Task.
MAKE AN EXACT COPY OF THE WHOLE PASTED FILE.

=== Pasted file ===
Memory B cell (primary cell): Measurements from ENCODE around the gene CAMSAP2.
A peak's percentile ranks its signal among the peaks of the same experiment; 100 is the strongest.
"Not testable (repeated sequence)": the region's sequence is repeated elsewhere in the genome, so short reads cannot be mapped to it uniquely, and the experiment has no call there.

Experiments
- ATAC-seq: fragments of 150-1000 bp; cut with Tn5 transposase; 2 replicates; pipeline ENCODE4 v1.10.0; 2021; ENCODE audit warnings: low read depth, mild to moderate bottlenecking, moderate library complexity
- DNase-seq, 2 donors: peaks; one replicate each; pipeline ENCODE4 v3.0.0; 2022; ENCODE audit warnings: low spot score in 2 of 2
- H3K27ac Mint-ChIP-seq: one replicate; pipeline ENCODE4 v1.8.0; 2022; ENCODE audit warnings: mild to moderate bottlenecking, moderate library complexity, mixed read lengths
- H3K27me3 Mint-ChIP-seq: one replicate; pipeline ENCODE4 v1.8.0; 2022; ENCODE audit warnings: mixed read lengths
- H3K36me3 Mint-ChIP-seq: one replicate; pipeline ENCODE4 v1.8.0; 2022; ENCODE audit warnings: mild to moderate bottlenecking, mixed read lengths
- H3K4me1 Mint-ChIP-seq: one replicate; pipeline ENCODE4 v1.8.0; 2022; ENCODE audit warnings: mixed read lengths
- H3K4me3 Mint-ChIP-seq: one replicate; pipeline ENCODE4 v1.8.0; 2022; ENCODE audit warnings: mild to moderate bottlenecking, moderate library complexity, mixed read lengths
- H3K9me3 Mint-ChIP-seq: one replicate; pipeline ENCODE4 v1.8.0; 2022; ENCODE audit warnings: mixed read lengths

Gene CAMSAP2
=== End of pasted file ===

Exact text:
Memory B cell (primary cell): Measurements from ENCODE around the gene CAMSAP2.
A peak's percentile ranks its signal among the peaks of the same experiment; 100 is the strongest.
"Not testable (repeated sequence)": the region's sequence is repeated elsewhere in the genome, so short reads cannot be mapped to it uniquely, and the experiment has no call there.

Experiments
- ATAC-seq: fragments of 150-1000 bp; cut with Tn5 transposase; 2 replicates; pipeline ENCODE4 v1.10.0; 2021; ENCODE audit warnings: low read depth, mild to moderate bottlenecking, moderate library complexity
- DNase-seq, 2 donors: peaks; one replicate each; pipeline ENCODE4 v3.0.0; 2022; ENCODE audit warnings: low spot score in 2 of 2
- H3K27ac Mint-ChIP-seq: one replicate; pipeline ENCODE4 v1.8.0; 2022; ENCODE audit warnings: mild to moderate bottlenecking, moderate library complexity, mixed read lengths
- H3K27me3 Mint-ChIP-seq: one replicate; pipeline ENCODE4 v1.8.0; 2022; ENCODE audit warnings: mixed read lengths
- H3K36me3 Mint-ChIP-seq: one replicate; pipeline ENCODE4 v1.8.0; 2022; ENCODE audit warnings: mild to moderate bottlenecking, mixed read lengths
- H3K4me1 Mint-ChIP-seq: one replicate; pipeline ENCODE4 v1.8.0; 2022; ENCODE audit warnings: mixed read lengths
- H3K4me3 Mint-ChIP-seq: one replicate; pipeline ENCODE4 v1.8.0; 2022; ENCODE audit warnings: mild to moderate bottlenecking, moderate library complexity, mixed read lengths
- H3K9me3 Mint-ChIP-seq: one replicate; pipeline ENCODE4 v1.8.0; 2022; ENCODE audit warnings: mixed read lengths

Gene CAMSAP2